In my practice, I have also witnessed ageism biases when elderly patients are judged based on their perceptions about others. For example, many physicians blame forgetfulness on the age of an individual. While it is true that old age can create cognitive problems, it is also true that younger people might forget (Ayalon & Tesch-Römer, 2018). When delivering medication to older individuals, nurses in my field highlight the element of forgetfulness in my experience. Prescriptions are gradually explained, and the importance of drug adherence is emphasized. On the other hand, prescriptions for younger patients are practically randomly written. As a result, younger patients are assumed to grasp things fast, whereas older ones must be told carefully and slowly.
Moreover, I have experienced incidents when some nurses avoid attending to an elderly patient. There is a perception that elderly patients are frail and helpless. Due to aging issues, older people are believed to have different health problems that render them weak and demand adequate care (Ayalon & Tesch-Römer, 2018). For example, some may have problem walking, seeing, hearing, and other healthcare conditions. They are also viewed as a burden to society and healthcare organizations because of the increasing demand for the healthcare services. Based on this, some healthcare providers have developed a negative attitude towards older people. Therefore, when older patients seek healthcare services, they receive little attention.
Community Education Plan to Address Aging Bias
Aging bias have serious consequences for people’s health and well-being. It reduces an individual’s ability to receive quality care in a healthcare setting. A good example is an assumption that all older adults become confused and forgetful when a brain tumor may be the real problem (Ayalon & Tesch-Römer, 2018). Based on this, there is a need to address aging bias in the community to promote quality care. The first thing to do is create a task force to spearhead the process. The task force should consist of people from health care settings and community members. They should have appropriate knowledge on addressing social problems. In addition, the task force should demonstrate an understanding of the problem. As a result, having the right team to educate the community is integral for its success.
The second strategy is to create awareness about healthy living and elegant aging. The fact that there are so many unpleasant understanding of old age is one of the reasons people adopt ageist attitudes. In addition, it is important to change the perception that elder people are troublesome (Ayalon & Tesch-Römer, 2018). To deconstruct negative views, it is crucial to talk about the benefits of the elderly in the community. For example, one can talk of the elderly being knowledgeable and that they can benefit the younger generation. The community should also be informed that older people are likely to have the energy to do their tasks with a healthy lifestyle. It will assist older people in aging more gracefully, which will help to modify the present perception of old age. As a result, mentioning the benefits of the elderly are likely to solve the issue of biases among the elderly.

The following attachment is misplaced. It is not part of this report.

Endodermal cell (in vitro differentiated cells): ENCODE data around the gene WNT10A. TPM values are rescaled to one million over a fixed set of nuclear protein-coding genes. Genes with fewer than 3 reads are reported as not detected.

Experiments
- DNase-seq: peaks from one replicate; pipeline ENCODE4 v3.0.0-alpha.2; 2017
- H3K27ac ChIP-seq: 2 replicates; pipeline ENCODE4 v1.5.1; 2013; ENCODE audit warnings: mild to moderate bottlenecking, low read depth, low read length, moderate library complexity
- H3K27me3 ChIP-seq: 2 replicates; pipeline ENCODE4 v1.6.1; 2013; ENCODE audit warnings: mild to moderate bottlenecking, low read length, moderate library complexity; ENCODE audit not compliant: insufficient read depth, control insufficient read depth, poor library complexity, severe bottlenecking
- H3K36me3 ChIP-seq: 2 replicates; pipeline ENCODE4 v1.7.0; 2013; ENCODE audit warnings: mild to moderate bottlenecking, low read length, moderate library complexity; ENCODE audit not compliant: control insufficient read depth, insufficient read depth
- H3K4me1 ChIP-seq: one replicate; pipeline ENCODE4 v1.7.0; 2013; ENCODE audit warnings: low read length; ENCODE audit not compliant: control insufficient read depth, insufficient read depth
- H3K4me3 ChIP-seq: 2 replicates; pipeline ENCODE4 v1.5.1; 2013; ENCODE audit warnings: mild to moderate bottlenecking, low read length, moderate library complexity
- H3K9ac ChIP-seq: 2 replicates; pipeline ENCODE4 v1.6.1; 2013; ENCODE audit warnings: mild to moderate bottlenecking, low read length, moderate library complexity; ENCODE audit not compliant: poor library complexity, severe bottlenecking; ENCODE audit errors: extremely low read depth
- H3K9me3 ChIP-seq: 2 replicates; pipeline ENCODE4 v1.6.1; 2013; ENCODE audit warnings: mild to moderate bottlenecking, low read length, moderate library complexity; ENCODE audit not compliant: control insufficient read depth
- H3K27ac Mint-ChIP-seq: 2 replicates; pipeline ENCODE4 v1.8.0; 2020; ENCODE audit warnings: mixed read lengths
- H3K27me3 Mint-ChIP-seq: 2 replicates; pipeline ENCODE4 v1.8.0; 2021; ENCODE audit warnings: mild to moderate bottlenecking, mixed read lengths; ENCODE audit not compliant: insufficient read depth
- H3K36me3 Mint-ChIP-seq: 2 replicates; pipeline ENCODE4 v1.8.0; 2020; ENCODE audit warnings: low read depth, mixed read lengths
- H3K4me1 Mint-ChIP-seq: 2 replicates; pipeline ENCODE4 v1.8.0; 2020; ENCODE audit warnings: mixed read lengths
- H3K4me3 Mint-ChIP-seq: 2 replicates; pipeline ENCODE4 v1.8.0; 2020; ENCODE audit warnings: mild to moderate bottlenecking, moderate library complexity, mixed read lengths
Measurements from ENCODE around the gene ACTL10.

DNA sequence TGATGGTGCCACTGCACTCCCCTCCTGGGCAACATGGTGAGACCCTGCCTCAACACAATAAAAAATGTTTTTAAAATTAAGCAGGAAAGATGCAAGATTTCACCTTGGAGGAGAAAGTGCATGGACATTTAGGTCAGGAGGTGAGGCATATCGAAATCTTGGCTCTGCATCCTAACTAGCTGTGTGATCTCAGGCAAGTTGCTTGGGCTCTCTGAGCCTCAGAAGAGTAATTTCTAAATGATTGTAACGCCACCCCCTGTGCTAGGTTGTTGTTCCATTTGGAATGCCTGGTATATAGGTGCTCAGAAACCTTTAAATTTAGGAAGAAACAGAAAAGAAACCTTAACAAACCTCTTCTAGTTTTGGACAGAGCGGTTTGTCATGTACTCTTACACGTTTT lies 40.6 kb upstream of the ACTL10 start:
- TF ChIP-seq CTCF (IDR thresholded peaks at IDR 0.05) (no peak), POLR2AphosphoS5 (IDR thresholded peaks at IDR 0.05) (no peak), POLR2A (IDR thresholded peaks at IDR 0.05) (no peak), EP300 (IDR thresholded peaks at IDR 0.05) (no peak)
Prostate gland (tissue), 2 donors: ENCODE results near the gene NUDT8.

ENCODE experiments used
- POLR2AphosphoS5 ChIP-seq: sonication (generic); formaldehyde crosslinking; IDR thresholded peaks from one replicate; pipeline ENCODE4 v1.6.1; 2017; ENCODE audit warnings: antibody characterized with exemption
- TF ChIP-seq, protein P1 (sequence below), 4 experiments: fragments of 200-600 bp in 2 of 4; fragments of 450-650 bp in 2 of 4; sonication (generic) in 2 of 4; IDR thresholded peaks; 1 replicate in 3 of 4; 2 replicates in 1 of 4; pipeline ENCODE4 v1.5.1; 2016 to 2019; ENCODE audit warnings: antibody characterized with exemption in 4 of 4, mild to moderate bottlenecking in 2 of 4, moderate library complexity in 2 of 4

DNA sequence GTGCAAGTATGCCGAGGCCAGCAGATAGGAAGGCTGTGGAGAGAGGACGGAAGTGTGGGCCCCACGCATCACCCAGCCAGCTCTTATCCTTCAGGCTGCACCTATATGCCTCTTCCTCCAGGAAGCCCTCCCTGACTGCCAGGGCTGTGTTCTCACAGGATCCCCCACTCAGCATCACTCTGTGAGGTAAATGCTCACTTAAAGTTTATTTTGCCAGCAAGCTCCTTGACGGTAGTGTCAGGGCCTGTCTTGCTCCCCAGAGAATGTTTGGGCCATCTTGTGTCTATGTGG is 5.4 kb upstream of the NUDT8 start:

The other way to counter ageism is to establish a community-wide aid program for the elderly. People of all ages and professions will be in charge of the program, including social workers, physicians, nurses, and government officials (Ayalon & Tesch-Römer, 2018). The program aims to help older individuals age gracefully, improving their independence and social importance. The program, for example, will establish community resources for the elderly and aid in the construction of infrastructure that will bring comfort to them. Housing programs, for example, must be developed with the elderly in mind. Assisted living technologies must also be obtained to help older people live more easily. Therefore, helping the elderly will show the community that it is important to care for older people.
There will also be a need to bring together all stakeholders such as educators, healthcare providers, community leaders and parents. Parents are supposed to engage their children and inform them of the need to respect the elderly (Ayalon & Tesch-Römer, 2018). With this knowledge, the children are more likely to grow with an understanding that elders are important people. Educators need to be engaged to educate the children on the need to respect the elderly. In learning institutions, older people should be invited to educate people about their culture, especially young people. In addition, community leaders are supposed to be motivated to hold social meetings where young people and adults are informed of the need to value the elderly.
Ageism is one of the key aspects that affect nursing practice because it adversely impacts the delivery of quality care. The confluence of aging and ethnic diversity introduces new problems to healthcare delivery. In my practice, I have witnessed various ageing prejudice. I have seen some healthcare providers being reluctant at providing healthcare to the elderly due to a perception that they are difficult to deal with. Such bias impairs nursing care delivery and often goes unreported by the perpetrator. As a result of this observation, nursing staff should be aware of ageing bias and its consequences for care at all times. To overcome ageing bias properly, I advocate an education campaign that targets multiple sectors of society.
Abrishami, D. (2018). The need for cultural competency in health care. Radiologic Technology, 89(5), 441-448.
Ayalon, L., & Tesch-Römer, C. (2018). Contemporary perspectives on ageism. Springer Nature.